of those petty affairs, by which nature has decreed a great part of our duration to be filled. To a mind thus withdrawn from common objects, it is more eligible to repose on the prudence of another, than to be exposed every moment to slight interruptions. The submission which such confidence requires, is paid without pain, because it implies no confession of inferiority. The business from which we withdraw our cognizance, is not above our abilities, but below our notice. We please our pride with the effects of our influence thus weakly exerted, and fancy ourselves placed in a higher orb, from which we regulate subordinate agents by a slight and distant superintendance. But, whatever vanity or obstruction may suggest, no man safely do that by others which might be done by himself; he that indulges negligence will quickly become ignorant of his own affairs; and he that trusts without reserve will at last be deceived.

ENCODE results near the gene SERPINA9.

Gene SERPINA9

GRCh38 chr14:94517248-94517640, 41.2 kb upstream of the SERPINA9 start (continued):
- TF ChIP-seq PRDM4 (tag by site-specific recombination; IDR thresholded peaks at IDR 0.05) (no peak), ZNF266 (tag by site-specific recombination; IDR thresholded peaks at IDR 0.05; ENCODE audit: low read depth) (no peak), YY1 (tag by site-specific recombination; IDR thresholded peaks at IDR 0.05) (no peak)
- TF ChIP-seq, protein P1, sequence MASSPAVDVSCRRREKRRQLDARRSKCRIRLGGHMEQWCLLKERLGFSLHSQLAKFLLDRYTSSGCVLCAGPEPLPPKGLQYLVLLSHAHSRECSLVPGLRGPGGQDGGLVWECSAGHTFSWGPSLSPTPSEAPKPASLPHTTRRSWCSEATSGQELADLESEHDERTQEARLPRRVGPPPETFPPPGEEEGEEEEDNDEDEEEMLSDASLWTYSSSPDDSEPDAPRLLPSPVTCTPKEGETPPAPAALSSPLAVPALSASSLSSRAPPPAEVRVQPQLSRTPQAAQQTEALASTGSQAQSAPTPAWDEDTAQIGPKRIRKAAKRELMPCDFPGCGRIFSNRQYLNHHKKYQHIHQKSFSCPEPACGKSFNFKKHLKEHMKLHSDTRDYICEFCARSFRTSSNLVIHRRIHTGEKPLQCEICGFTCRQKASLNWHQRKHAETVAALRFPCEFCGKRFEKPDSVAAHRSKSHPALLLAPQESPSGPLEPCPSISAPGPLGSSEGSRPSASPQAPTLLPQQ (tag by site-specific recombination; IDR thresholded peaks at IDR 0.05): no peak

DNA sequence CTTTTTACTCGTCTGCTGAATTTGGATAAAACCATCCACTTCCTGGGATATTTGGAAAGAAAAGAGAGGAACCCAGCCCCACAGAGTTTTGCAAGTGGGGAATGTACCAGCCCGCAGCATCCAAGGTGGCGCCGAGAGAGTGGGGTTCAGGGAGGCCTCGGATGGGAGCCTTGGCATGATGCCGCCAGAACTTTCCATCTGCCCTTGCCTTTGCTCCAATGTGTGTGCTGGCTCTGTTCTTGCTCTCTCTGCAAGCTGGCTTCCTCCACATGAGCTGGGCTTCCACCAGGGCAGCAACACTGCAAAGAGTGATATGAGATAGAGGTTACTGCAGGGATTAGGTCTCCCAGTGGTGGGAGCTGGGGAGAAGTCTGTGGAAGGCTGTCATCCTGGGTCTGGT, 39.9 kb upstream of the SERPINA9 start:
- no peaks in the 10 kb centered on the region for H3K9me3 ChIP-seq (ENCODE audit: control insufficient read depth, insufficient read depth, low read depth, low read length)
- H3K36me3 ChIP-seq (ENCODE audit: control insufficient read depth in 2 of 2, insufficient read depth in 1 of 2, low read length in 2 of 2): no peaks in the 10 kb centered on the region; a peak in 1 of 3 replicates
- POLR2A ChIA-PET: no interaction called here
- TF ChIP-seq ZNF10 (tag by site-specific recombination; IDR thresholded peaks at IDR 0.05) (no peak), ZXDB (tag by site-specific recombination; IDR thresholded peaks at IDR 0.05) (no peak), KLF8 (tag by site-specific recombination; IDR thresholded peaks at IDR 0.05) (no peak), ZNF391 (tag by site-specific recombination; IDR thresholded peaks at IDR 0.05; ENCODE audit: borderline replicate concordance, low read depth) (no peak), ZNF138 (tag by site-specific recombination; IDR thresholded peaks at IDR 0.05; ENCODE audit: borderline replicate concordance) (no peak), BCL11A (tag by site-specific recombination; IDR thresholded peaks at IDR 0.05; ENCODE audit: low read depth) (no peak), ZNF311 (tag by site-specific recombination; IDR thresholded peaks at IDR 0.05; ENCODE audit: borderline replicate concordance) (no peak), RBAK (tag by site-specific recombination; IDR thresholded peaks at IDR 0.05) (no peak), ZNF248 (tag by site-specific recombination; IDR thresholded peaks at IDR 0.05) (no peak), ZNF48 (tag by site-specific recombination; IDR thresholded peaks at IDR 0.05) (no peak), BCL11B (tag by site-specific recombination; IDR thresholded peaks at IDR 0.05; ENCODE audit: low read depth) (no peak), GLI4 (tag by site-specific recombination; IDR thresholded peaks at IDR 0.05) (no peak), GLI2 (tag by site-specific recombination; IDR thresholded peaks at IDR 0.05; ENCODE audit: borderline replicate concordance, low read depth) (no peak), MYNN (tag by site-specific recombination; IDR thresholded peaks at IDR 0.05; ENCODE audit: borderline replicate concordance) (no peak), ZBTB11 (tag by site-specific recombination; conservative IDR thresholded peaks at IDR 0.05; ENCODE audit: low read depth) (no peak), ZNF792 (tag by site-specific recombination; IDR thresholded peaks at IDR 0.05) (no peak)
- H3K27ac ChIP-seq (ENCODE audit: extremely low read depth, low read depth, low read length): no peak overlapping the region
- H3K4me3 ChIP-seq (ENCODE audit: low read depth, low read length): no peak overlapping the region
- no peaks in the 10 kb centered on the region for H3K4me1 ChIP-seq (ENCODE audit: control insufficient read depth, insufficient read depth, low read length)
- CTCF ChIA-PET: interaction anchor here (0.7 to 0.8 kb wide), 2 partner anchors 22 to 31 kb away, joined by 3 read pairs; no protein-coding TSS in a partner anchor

It is, however, impossible but that, as the attention tends strongly towards one thing, it must retire from another; and he that omits the care of domestick business, because he is engrossed by inquiries of more importance to mankind, has, at least, the merit of suffering in a good cause. But there are many who can plead no such extenuation of their folly; who shake off the burden of their station, not that they may soar with less incumbrance to the heights of knowledge or virtue, but that they may loiter at ease and sleep in quiet; and who select for friendship and confidence not the faithful and the virtuous, but the soft, the civil, and compliant.